All food science and nutrition (FDSN) students are automatically enrolled in the “FDSN Communications” Blackboard organization. The department uses this organization to:
- Send departmental emails to all students
- Post messages regarding important information and tasks for students
- Post announcements about upcoming events
- Store critical department documents and forms
- Chat about FDSN topics via the organization’s forums
- Hold video conferences via the Collaborate Ultra function
- Learn who everyone in FDSN is—including who does what; how to contact faculty and staff; and where faculty and staff can be located on campus
We ask that you check the organization daily for the latest information. We try to send out email notifications when new content is posted but as emails can be lost or inadvertently deleted, the organization is the best place to see what’s happening!
Travel to Moffett Campus
Most of our laboratory space and some of our lab courses are located at Illinois Tech's Moffett Campus. This campus is always reachable by public transportation by using your Ventra UPass. For those conducting research or attending a course at Moffett Campus, the university makes its Uber account available. Please contact Todd Diel if you need access to this Uber account for regular travel to and from Moffett Campus, subject to approval.
Key Locations at Mies Campus
- Dates and deadlines for graduation
- Graduation requirements
- Health services
- Counseling services
- Arcade games/darts/ping pong, and more.
- Questions about I-20, CPT, or OPT
- Program extension
- Apply for Social Security number (SSN)
Student Recommended Resources Near Mies Campus
- Grand Palace (Cantonese cuisine), 225 West 26th Street, Chicago, IL 60616
- Min’s Noodle House (breakfast, Szechwan style), 3235 South Halsted Street, Chicago, IL 60608
- Potsticker House (Chinese, northern style), 3139 South Halsted Street, Chicago, IL 60608
- Elitea (bubble tea), 2002 South Wentworth Avenue B9, Chicago, IL 60616
- Chatime & TTNoodle, 2017 South Wells Street, Chicago, IL 60616
- Siri Indian Restaurant, 1520 West Taylor Street, Chicago, IL 60607
- Chicago Curry House, 899 South Plymouth Court, Chicago, IL 60605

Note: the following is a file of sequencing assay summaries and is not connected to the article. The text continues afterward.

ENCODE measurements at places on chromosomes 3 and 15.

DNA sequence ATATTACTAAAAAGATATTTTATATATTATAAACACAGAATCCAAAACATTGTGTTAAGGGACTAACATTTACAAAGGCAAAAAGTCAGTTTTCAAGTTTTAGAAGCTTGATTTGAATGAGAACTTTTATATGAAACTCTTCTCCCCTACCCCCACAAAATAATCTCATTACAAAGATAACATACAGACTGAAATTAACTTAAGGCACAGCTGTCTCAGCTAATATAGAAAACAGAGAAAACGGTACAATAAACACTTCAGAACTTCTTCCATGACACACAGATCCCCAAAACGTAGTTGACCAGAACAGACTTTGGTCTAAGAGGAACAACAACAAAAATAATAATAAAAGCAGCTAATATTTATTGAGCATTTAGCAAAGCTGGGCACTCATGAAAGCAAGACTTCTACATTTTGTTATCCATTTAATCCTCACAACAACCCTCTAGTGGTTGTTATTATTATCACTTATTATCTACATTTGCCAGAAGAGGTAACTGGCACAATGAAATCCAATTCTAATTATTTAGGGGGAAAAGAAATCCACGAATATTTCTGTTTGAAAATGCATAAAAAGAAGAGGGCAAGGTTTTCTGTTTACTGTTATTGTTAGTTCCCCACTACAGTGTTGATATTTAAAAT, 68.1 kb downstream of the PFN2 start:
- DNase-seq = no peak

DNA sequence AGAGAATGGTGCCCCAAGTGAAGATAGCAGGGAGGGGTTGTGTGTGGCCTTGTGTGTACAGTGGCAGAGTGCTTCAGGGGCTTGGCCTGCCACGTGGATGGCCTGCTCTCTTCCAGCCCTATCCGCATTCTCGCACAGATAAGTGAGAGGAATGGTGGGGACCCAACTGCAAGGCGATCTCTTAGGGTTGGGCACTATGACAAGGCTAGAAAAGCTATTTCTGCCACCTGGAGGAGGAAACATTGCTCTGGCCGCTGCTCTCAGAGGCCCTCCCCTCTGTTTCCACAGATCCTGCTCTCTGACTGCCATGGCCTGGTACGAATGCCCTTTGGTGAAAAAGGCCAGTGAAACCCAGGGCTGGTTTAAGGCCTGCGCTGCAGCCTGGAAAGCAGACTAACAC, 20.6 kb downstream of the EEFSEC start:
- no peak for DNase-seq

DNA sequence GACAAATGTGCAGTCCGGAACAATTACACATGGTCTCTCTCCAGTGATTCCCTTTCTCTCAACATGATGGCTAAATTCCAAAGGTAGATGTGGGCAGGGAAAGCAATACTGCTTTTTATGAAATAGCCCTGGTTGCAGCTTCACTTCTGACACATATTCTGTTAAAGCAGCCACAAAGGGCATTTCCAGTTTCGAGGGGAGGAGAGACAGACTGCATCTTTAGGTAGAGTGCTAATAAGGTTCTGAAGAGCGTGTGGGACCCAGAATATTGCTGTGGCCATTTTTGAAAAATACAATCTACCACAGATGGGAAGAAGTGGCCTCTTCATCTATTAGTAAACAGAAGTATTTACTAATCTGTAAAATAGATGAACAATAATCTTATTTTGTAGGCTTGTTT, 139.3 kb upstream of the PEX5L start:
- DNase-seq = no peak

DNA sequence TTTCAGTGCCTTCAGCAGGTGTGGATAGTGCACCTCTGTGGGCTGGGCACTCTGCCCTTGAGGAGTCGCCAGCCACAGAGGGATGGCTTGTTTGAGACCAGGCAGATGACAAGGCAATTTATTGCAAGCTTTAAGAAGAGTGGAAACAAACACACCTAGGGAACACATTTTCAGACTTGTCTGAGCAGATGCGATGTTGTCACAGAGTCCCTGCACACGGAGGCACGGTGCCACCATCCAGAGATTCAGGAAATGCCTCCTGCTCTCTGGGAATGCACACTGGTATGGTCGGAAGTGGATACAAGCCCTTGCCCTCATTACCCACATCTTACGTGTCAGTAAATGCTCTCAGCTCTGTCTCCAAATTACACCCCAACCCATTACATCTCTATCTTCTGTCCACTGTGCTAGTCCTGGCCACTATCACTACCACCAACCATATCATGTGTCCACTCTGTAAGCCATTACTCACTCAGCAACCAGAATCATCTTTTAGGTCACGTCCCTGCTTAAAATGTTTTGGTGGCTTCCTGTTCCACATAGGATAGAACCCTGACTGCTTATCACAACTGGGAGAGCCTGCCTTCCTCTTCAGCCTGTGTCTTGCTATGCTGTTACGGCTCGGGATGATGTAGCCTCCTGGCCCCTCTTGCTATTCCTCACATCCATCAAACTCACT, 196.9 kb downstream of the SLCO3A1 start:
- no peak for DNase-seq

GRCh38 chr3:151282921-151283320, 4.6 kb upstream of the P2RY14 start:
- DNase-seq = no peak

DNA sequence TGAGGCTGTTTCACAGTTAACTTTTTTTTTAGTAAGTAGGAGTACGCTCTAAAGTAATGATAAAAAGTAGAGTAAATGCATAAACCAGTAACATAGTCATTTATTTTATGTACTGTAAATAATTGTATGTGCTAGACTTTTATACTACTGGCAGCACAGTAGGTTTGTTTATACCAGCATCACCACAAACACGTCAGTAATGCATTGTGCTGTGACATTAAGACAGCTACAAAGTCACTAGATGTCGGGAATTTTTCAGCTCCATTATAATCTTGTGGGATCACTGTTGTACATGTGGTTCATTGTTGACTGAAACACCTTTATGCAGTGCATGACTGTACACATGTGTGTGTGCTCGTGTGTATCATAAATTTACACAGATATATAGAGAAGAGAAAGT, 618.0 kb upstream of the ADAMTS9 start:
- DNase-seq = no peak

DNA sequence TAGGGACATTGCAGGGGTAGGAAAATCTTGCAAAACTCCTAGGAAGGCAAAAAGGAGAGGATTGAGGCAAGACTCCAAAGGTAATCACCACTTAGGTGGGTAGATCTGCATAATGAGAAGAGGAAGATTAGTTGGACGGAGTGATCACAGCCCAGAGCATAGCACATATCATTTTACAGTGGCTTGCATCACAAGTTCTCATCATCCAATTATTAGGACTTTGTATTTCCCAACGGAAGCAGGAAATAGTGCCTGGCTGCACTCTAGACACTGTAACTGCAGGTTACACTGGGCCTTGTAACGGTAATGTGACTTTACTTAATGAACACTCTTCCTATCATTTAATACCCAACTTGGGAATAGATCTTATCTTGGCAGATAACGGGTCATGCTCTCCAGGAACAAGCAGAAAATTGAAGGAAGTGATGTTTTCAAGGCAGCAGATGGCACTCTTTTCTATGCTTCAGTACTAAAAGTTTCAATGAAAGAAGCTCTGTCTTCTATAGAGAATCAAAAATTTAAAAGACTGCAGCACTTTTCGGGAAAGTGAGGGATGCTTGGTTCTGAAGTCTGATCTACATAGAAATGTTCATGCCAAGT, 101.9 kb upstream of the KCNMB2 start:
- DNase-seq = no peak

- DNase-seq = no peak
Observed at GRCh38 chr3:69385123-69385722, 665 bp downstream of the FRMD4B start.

- Indian Garden Restaurant, 247 East Ontario Street, Chicago, IL 60611
- Sabri Nihari, 2502 West Devon Avenue, Chicago, IL 60659
Indian Grocery Stores
- Metro Spice Mart, 229 South Jefferson Street, Chicago, IL 60661 (downtown; also provides home delivery on orders above $60)
- Patel Brothers, 2610 West Devon Avenue, Chicago, IL 60659 (no home delivery)
Chinese Grocery Stores
- Starlight Market, 2832 South Wentworth Avenue, Chicago, IL 60616
- Park to Shop, 2425 South Wallace Street, Chicago, IL 60616
Food Industry Resources in Chicago
- Chicagoland Food and Beverage Network
- Institute of Food Technologists
- Chicago Section Institute of Food Technologists
- Food Grads
- The Food Processing Suppliers Association’s Mentor Circle
- This virtual mentorship program is an opportunity for students to connect with professionals in the food and beverage processing and packaging industry. These seasoned professionals want to work with the next generation professional to help create goals, develop their dream career path, and answer any questions they may have entering the workforce.
Are research projects required for graduation?
Non-thesis students are not required to complete any research (i.e. FDSN 591 or 594) in order to graduate. That said, research projects provide the opportunity to receive invaluable hands-on experience. We highly recommend that non-thesis students take advantage of any opportunity to participate in a research project. Thesis students are required to complete six to eight hours of FDSN 591 to qualify for graduation.
What kinds of research opportunities are available in FDSN?
There are a variety of ways students can participate in research through FDSN.
Thesis projects—thesis students will interview with faculty and be chosen to participate in extended research suitable to the creation of a publishable thesis. This research is for credit via FDSN 591.
Special projects—these are typically more limited than thesis projects, and run for only one or two semesters. Special projects are announced as they become available, and students must interview for the positions. These projects are for credit via FDSN 594. Please note that a student must be registered for FDSN 594 during the semester in which the research is conducted to receive credit for the work.
Graduate assistantships—a graduate assistantship (GA) is a paid position where the student is granted a stipend for working to support research. Each GA has its own time frame and requirements. Students may apply for these positions when they are announced. Work as a GA may be applied toward FDSN 591 or FDSN 594 as appropriate.
Research assistantships—a research assistantship (RA) is a paid position where the student is granted both a stipend and some amount of tuition credit for working on research. Each RA has its own time frame and requirements. Students may apply for these positions when they are announced. Work as a RA may be applied toward FDSN 591 or FDSN 594 as appropriate.
Volunteer work—students may volunteer to work on existing research projects subject to approval by the project’s principal investigator. Volunteer work is unpaid and not for credit, but provides the student with valuable experience that may lead to GA/RA/special project opportunities in the future. The volunteer activity may also be recorded on a résumé and or contribute to a letter of recommendation from the project leader.
How many credits can one take for a special project (FDSN 594)?
Up to six credit hours of FDSN 594 can be applied toward graduation. The number of FDSN 594 credits in any given semester is determined by the project’s principal investigator, according to hours per week spent on the project.